The graft is trimmed as necessary and placed under the gingival flap and over the defect. It is sutured interproximally to the underlying connective tissue, using 5-0 absorbable sutures. It is recommended to use a P3 reverse cutting needle to minimize tissue trauma. The partial thickness flap is positioned coronally over the graft to cover as much of it as possible without creating tension. It is not imperative that the whole graft be covered. The patient is sent home with the appropriate analgesics and recommendations to feed only soft food for the next seven days and to come for a recheck visit the following week. The graft may appear swollen during the healing phase but this usually subsides with time.
This technique uses both a connective tissue graft and a pedicle flap. The graft is sandwiched between the periosteum and the flap and gets a double blood supply. The increased blood supply is enough to revascularize the entire flap even though only half to two-thirds are covered by the flap. The connective tissue ensures good thickness and keratinization, and diminishes the chance of recurrence of recession. The donor site creates minimal discomfort and heals by primary intention. There is no exposed window of connective tissue that needs to epithelize, requiring care and supervision post-operatively. The technique for this procedure may be more exacting, but it offers more versatility and better results.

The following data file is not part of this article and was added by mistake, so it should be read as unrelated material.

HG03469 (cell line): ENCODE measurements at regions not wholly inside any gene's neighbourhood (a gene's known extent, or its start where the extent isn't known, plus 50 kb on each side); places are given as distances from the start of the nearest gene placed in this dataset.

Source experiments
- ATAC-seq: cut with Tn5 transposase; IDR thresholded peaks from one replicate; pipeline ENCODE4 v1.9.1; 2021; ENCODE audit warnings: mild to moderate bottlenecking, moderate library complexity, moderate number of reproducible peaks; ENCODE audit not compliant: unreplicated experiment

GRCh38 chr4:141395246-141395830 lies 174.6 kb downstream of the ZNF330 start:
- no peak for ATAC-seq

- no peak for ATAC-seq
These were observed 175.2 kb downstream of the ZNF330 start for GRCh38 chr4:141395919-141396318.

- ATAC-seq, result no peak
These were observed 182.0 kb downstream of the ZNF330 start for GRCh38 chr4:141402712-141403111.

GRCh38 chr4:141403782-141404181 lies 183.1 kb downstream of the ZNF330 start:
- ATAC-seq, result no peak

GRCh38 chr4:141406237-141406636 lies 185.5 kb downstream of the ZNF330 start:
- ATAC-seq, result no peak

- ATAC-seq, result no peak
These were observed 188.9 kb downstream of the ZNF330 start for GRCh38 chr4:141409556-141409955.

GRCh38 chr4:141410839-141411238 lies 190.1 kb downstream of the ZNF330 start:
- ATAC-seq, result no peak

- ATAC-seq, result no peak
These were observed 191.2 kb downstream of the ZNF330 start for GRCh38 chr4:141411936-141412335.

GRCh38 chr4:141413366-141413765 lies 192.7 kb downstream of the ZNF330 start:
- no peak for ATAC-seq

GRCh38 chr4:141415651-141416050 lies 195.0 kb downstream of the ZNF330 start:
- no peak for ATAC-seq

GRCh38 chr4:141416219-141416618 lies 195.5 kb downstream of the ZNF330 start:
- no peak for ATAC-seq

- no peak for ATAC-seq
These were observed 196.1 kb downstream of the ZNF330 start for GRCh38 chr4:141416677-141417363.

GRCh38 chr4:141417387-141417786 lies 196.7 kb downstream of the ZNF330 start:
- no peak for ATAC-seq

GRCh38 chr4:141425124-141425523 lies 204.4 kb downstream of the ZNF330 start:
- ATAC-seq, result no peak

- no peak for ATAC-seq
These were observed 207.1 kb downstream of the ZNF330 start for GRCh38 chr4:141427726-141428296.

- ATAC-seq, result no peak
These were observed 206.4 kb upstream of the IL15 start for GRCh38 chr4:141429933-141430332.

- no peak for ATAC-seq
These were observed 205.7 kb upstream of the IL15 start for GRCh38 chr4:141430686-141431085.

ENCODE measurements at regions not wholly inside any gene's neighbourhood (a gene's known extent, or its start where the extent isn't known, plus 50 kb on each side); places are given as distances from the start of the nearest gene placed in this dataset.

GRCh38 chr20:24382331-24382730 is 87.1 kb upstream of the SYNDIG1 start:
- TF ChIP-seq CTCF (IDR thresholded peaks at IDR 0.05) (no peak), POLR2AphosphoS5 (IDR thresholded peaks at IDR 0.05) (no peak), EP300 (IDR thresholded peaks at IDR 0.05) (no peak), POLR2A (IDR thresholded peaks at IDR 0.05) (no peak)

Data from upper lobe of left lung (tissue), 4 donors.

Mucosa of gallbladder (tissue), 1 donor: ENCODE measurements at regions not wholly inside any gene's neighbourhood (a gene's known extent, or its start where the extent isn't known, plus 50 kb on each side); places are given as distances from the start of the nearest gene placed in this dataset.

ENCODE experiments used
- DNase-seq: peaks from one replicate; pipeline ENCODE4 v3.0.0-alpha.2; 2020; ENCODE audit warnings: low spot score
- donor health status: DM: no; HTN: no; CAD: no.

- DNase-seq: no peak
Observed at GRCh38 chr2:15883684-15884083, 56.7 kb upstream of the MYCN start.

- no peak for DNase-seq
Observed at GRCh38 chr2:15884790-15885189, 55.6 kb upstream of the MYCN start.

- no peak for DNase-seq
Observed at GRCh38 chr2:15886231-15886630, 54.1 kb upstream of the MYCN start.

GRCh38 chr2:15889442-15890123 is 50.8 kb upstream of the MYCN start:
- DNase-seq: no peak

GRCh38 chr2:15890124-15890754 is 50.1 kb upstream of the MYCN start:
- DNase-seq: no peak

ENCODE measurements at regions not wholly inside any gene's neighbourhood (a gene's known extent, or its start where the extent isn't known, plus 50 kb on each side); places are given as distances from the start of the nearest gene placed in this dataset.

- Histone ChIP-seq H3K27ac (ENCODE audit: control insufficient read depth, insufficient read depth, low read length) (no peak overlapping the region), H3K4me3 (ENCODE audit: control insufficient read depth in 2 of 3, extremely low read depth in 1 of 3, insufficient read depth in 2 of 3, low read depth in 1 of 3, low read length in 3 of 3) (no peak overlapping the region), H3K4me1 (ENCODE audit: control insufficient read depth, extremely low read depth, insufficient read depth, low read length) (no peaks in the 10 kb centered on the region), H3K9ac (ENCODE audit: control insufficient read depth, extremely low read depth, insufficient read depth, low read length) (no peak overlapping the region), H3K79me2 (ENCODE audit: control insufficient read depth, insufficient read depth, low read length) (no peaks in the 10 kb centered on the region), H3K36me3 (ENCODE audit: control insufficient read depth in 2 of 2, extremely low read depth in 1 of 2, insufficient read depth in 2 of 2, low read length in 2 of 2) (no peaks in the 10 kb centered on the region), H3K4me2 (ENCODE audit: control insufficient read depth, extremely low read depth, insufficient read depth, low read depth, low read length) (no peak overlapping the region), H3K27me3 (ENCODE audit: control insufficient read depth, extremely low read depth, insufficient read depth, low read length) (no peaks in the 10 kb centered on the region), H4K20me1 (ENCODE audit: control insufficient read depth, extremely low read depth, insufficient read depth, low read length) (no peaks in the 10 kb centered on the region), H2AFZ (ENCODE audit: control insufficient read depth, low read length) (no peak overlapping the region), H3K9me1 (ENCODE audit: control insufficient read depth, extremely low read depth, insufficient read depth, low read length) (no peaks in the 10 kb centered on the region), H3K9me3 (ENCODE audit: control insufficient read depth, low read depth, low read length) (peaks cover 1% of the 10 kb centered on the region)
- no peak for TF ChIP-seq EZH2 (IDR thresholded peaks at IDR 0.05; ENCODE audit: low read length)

1. Bernimoulin JP, Luscher B, and Muhlemann HR. Coronally repositioned periodontal flap. J Clin Periodontol 1968; 39: 65.
2. Grupe HJ, and Warren R. Repair of gingival defects by a sliding flap operation. J Periodontol 1956; 27: 92.
3. Sullivan H, and Atkins J. Free autogenous gingival grafts. III. Utilization of grafts in the treatment of gingival recession. Periodontics 1968; 6: 152.
4. Langer B, and Langer L. Subepithelial connective tissue graft technique for root coverage. J Periodontol 1985: 715.
5. Zabalegui I et al. Treatment of multiple adjacent gingival recessions with the tunnel subepithelial connective tissue graft: A clinical report. Inter J Periodontics and Resto dent 1999; 19: 199.
6. Blanes RJ, and Allen EP. The bilateral pedicle flap-tunnel technique: A new approach to cover connective tissue graft. Inter J Periodontics and Resto Dent 1999; 19: 471.
7. Hurzeler MB, and Weng D. A single-incision technique to harvest subepithelial connective tissue grafts from the palate. Inter J Periodontics and Resto Dent 1999; 19: 279.